The Senate claims the hearing was balanced, but critics say it was anything but.
Washington D.C. — Several speakers at a recent Senate hearing on labeling foods that contain Genetically Modified Organisms (GMOs) are connected to or have shown support for the Big Agriculture industry.
The hearing, titled Agriculture Biotechnology: A Look at Federal Regulation and Stakeholder Perspectives, comes in response to a bill passed by the U.S. House of Representatives in July. That bill would create a federal voluntary standard for GMO labeling and block mandatory labeling efforts by states. Known as the Safe and Accurate Food Labeling Act to supporters and the DARK (Deny Americans the Right to Know) Act by critics, the law would effectively nullify GMO labeling measures like the bill recently passed in Vermont. The Vermont law is scheduled to go into effect July 2016. Maine and Connecticut have also passed laws requiring labeling, but those measures will not go into effect until bordering states also pass legislation.
The U.S. Senate Committee on Agriculture Nutrition & Forestry heard testimonies from several speakers representing farmers, the GMO lobby, and consumer groups. Officials from the U.S. Department of Agriculture, the Food and Drug Administration, and the Environmental Protection Agency also testified. The hearing was a balanced look at the issues surrounding GMOs and biotechnology in general — at least, that’s what the Senate would have you believe.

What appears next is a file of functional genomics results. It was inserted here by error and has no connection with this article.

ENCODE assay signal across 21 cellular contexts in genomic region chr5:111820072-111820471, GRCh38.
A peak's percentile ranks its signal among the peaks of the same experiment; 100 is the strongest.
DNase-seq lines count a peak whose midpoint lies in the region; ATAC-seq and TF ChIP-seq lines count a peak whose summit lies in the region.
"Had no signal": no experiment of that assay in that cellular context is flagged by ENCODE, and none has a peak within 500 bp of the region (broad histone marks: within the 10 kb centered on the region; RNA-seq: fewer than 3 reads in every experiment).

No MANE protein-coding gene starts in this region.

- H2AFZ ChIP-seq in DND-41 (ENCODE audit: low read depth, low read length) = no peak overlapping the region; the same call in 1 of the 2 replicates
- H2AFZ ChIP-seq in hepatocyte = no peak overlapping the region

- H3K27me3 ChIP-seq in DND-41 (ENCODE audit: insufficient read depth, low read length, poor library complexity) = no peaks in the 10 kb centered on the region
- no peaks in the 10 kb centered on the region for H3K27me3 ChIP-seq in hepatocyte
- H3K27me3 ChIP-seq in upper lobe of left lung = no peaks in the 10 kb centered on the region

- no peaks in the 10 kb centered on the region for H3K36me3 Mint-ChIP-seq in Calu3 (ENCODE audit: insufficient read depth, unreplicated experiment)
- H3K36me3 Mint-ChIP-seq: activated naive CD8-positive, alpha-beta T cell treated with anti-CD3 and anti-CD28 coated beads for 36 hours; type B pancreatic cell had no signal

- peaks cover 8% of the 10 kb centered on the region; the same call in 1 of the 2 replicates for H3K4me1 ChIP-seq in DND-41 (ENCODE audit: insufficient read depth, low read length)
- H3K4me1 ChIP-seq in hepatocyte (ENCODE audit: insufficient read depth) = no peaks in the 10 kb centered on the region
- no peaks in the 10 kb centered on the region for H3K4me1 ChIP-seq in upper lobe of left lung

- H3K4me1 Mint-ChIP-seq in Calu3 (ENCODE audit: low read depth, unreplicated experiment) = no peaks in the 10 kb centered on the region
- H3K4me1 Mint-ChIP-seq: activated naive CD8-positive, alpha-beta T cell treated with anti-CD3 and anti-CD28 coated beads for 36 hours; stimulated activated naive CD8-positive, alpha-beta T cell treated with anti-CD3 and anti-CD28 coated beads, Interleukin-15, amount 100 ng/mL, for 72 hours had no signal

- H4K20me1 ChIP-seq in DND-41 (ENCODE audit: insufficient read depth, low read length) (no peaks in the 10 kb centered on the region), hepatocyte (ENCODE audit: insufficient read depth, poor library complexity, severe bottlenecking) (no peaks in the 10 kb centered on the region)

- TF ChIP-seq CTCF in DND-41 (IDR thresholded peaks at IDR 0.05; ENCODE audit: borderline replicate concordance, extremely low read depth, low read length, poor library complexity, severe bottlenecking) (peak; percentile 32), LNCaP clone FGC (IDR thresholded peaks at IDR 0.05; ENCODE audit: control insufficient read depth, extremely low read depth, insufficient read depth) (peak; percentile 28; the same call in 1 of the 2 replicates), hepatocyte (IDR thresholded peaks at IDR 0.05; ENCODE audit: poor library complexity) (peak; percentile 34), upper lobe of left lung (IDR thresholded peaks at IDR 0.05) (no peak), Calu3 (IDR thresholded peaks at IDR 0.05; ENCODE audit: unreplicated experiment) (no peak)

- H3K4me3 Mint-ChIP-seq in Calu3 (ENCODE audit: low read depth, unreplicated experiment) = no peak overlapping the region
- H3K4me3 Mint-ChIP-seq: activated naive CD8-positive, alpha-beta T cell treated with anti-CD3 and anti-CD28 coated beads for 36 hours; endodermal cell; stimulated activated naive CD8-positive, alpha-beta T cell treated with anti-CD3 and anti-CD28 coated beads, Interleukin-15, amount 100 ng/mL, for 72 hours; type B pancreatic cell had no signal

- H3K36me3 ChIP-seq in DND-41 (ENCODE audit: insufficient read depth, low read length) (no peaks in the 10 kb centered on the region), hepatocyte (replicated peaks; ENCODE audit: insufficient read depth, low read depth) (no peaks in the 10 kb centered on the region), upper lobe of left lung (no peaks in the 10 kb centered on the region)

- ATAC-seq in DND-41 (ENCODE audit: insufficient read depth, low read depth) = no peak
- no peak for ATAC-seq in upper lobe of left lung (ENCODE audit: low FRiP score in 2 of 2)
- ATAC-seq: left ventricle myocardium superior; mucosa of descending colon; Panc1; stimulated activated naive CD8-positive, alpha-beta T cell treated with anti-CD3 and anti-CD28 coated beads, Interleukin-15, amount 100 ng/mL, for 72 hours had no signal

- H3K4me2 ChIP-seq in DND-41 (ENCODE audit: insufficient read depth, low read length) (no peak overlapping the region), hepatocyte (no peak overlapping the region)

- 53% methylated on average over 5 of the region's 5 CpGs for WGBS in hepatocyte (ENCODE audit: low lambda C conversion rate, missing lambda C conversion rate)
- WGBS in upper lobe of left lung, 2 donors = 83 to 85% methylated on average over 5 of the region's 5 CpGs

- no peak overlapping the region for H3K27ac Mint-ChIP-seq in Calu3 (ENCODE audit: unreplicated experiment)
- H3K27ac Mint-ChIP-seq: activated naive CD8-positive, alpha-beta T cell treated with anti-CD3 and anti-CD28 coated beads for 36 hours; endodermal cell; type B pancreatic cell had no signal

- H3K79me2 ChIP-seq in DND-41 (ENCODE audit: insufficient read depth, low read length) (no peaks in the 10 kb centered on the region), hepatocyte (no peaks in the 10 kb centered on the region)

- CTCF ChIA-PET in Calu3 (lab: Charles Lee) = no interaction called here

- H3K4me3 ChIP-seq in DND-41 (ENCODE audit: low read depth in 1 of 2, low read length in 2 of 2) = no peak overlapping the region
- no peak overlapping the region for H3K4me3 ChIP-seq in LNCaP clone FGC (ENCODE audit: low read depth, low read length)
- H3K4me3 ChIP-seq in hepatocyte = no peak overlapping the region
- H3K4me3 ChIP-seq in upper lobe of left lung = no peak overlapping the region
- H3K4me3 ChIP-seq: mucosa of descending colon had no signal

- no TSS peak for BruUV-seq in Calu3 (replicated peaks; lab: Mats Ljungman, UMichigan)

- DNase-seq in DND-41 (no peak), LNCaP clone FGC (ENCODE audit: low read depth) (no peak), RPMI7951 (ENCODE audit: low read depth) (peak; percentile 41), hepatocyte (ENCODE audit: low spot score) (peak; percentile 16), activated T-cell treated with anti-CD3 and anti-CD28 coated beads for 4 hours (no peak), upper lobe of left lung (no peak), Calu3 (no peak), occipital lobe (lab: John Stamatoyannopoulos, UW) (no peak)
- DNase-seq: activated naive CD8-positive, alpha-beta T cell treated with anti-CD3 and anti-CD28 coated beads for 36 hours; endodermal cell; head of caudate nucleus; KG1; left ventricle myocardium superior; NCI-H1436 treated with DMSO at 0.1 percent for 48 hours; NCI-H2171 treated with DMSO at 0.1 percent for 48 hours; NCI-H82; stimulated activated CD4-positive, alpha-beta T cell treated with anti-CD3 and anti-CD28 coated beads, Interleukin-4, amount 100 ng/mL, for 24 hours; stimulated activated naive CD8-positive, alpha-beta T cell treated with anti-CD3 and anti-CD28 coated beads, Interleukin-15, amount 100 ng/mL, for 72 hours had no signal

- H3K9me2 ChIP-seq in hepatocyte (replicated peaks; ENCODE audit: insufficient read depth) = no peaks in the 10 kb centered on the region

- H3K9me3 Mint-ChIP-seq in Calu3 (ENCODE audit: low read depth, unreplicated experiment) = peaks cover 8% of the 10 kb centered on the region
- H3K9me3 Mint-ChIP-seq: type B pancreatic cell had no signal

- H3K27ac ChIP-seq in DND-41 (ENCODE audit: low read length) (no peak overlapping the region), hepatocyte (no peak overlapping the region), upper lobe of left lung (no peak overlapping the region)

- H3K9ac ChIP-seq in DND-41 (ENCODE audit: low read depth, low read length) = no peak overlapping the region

As Reuters reported, “the Consumers Union and five other consumer organizations sent a letter to the Senate committee complaining that the lineup of speakers was not balanced and did not include a consumer representative.” Jean Halloran, Director of Food Policy Initiatives for Consumers Union said, “Time and again, a large majority of consumers have expressed strong support for GMO labeling.”
Ronnie Cummins, international director for the Organic Consumers Association (OCA) and a speaker at the hearing, released a scathing review of the events. “Today’s hearing on H.R. 1599 made a total mockery of democracy. Of the eight witnesses allowed to testify, only one could be remotely considered as someone who represents the interests of consumers and public health,” Cummins said. “The other seven have ties to the biotech and corporate food industries, and were there to represent the interests of corporations, not people.”
The list of industry witnesses includes representatives from the American Soybean Association, National Corn Growers Association, and Food and Agriculture for the Biotechnology Industry Organization (BIO) — all organizations that directly benefit from GMO technology. Perhaps unsurprisingly, a majority of the witnesses came out in support of giving the federal government more power and taking away influence from states and local governments.
The American Soybean Association called on senators to “come to the table and finalize a plan to establish a voluntary national framework for the labeling of foods containing GMOs,” while Brian Baenig, Executive Vice President for BIO, expressed support for the bill. “In particular, we echo Ranking Member Stabenow’s request for a solution that addresses the problem of a 50-state patchwork of regulations, while providing transparency for consumers in a way that does not stigmatize biotechnology,” he said.